Your Car Was Recalled. Now What?

If you feel like you hear about car recalls constantly, you're right. In 2016, there were almost 53 million recalls, according to Roadshow by CNET. And although we're only just into 2018, reports some 50 million Takata air bag inflaters are currently under recall. With car parts constantly being tested and updated, you're bound to get a recall letter yourself at some point. But what should you do when you are on the recall list? (See also: Bookmark This: Save Money With an Easy to Follow Car Maintenance Checklist)

First, there's no need to panic

You're driving along in your car, maybe getting groceries or picking the kids up from school, when you hear the news on the radio — XYZ automaker is recalling four million cars. You have that car, and it's only natural that it scares you a little. After all, your car is not only your primary means of transportation, but if something is wrong with it, could your life be in danger? Fortunately, probably not.

Most recalls are minor, and have very little impact on the way the vehicle operates. If it's a voluntary recall from the manufacturer, it's likely not a big issue. If the NHTSA (National Highway Traffic Safety Administration) gets involved, it could be more serious. And although a recall is only issued when it is a safety hazard, those risks can be very small.

Find out exactly what kind of recall has been issued

As soon as you get the chance, call your local dealership or check the internet and find out what kind of recall has been put in place. It could be something as simple as a software update. Maybe one particular part has broken on some models, and the manufacturer is replacing them all as a precaution (most err on the side of extreme caution rather than risk a lawsuit).

You should have also received a letter or email from the manufacturer, and you can verify your issue by typing in your VIN (it's on the driver's side dashboard) to a site like,, or

Read what's detailed in the recall notice

The chances are that you'll be notified about the recall in several ways, including local and national news reports, a call from the dealership, email, and a physical letter. The letter and email will highlight several factors about the recall, and will include:

  • a complete description of the defect or issue.

  • what you should look for to see if your car is already experiencing issues.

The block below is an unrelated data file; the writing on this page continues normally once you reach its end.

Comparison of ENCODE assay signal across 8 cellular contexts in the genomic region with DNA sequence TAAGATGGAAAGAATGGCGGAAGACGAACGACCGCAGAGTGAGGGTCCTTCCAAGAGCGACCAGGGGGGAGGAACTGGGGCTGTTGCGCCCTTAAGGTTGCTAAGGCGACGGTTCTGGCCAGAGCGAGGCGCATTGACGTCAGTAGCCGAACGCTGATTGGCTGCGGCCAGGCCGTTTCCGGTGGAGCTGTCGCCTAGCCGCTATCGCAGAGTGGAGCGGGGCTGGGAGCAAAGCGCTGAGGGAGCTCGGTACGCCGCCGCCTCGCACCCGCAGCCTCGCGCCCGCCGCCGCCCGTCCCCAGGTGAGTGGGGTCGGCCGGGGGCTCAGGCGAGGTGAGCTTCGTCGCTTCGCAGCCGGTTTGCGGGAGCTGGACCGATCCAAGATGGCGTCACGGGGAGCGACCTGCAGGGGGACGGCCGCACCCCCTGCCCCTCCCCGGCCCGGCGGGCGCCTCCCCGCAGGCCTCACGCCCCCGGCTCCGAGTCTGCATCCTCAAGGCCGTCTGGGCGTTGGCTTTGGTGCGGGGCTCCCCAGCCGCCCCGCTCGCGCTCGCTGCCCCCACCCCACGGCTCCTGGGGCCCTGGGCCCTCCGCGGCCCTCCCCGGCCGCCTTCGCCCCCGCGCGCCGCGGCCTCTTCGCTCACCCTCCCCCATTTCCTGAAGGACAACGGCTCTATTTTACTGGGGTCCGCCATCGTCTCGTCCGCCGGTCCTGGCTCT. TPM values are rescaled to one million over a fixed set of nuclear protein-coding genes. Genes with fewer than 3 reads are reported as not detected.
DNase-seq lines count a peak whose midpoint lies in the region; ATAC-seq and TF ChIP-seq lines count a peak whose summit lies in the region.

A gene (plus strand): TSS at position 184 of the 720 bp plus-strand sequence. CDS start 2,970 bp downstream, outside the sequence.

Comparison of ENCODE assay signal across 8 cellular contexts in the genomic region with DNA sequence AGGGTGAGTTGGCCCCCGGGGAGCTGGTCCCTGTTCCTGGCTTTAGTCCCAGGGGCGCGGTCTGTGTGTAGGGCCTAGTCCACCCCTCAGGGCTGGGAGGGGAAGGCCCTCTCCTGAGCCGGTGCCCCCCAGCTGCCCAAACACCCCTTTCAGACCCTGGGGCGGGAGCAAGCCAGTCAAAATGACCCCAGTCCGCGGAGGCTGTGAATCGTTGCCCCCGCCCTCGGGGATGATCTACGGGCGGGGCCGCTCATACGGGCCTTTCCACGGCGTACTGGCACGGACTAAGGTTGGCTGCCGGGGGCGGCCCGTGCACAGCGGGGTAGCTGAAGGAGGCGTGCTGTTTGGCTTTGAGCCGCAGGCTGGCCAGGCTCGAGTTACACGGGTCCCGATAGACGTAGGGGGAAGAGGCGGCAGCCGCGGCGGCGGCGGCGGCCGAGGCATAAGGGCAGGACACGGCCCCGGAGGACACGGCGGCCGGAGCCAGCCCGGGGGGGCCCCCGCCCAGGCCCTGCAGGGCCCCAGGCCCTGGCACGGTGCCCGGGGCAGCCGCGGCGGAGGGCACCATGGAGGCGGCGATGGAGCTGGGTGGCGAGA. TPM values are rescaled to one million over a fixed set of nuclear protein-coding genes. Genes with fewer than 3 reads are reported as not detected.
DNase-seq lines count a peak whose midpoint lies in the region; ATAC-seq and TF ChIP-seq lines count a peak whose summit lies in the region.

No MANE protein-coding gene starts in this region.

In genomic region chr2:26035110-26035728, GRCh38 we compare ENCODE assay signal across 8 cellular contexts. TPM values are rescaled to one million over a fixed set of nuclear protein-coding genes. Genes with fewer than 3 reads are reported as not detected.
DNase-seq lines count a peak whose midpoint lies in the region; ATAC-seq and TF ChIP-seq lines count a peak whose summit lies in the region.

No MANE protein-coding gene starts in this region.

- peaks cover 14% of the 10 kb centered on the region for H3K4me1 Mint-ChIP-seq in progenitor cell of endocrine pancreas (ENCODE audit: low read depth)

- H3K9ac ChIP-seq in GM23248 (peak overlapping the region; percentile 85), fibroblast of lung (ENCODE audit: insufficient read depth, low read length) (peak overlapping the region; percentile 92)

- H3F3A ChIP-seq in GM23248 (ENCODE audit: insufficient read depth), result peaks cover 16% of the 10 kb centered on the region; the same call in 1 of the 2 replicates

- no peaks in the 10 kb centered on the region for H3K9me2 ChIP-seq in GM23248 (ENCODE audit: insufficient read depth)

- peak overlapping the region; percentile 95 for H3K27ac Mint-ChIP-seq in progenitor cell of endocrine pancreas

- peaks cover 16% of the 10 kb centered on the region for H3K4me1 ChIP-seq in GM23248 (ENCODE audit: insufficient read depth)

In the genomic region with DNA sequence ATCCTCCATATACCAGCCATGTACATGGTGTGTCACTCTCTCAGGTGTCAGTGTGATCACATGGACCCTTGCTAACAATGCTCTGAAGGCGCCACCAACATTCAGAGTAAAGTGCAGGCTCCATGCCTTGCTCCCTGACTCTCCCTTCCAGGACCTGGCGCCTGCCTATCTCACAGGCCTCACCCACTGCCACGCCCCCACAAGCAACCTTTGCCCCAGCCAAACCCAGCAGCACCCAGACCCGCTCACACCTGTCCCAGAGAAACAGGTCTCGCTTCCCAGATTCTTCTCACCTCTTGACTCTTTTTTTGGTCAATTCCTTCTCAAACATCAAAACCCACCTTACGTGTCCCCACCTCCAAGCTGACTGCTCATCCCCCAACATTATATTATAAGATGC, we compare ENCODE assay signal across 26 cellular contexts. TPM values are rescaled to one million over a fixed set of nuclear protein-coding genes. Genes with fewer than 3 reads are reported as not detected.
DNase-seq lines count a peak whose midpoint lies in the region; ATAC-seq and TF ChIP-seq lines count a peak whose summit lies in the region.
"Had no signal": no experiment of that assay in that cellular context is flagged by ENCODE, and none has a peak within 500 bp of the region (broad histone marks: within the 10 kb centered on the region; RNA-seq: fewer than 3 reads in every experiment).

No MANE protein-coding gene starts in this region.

• the dangers the defect presents.

  • what the manufacturer will do to resolve the problem.

  • how long you can expect the repair to take.

  • the name and address of the nearest approved repair facility.

  • contact information should you have additional questions.

Find out if the recall is covered by the warranty or manufacturer

A lot of people assume that the recall is covered. After all, the manufacturer made the mistake, so shouldn't they pay for the repair or replacement? Timing is a big factor in the answer to that question. As points out, there is a 10-year window for recalls. That means 10 years from the original purchase date of the new car, not 10 years from the day you bought it. So if you bought it used when it was 11 years old, you're not within the recall window.

If you aren't covered, you have to weigh the time and expense of the repair against the seriousness of the issue. For example, if it's a faulty wiper blade motor and it hasn't failed you yet, maybe wait until it starts giving you issues. A recall doesn't mean the part is guaranteed to break.

Make an appointment with an approved garage

If the recall affects only a small percentage of cars, you likely won't have an issue finding an appointment time. In many instances, active recalls are checked when you bring your car in for an oil change or tire rotation, and can often be repaired during that appointment.

However, if it's a large recall, or requires a specific part, call ahead and make an appointment for that specific issue to be repaired. This will give the service manager time to order the parts needed to complete the recall. While the majority of recalls can be dealt with quickly, some can have the local garages backed up for months. Hopefully, you can still drive the car safely until then.

If the car is unsafe to drive, make arrangements until it is repaired

Most of the time, the recall isn't going to make the car undrivable or unsafe. However, if the issue poses a serious risk to you and your family, are you really expected to drive it until the repair can happen? In some instances, the waiting list is long. What do you do for transportation?

In some cases, the auto manufacturer may offer to pay for a rental vehicle to customers affected by the recall. However, this varies from case to case, and in some instances it's possible you will have to cover the cost of a substitute vehicle while your recalled car is waiting for repairs.

Stay vigilant

Drive the car and see if everything feels the same as it did before you took it in to be repaired. If you have issues, or something else has come up that wasn't there before the recall, contact the repair facility and voice your concerns.

Even if everything turns out great, that does not mean you are free and clear forever. There may be other recalls issued during the time you own the car, and you should make a point to check in with the NHTSA periodically to ensure your car is not part of a different recall. Parts fail. Problems happen. Be vigilant.

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Your Car Was Recalled. Now What?

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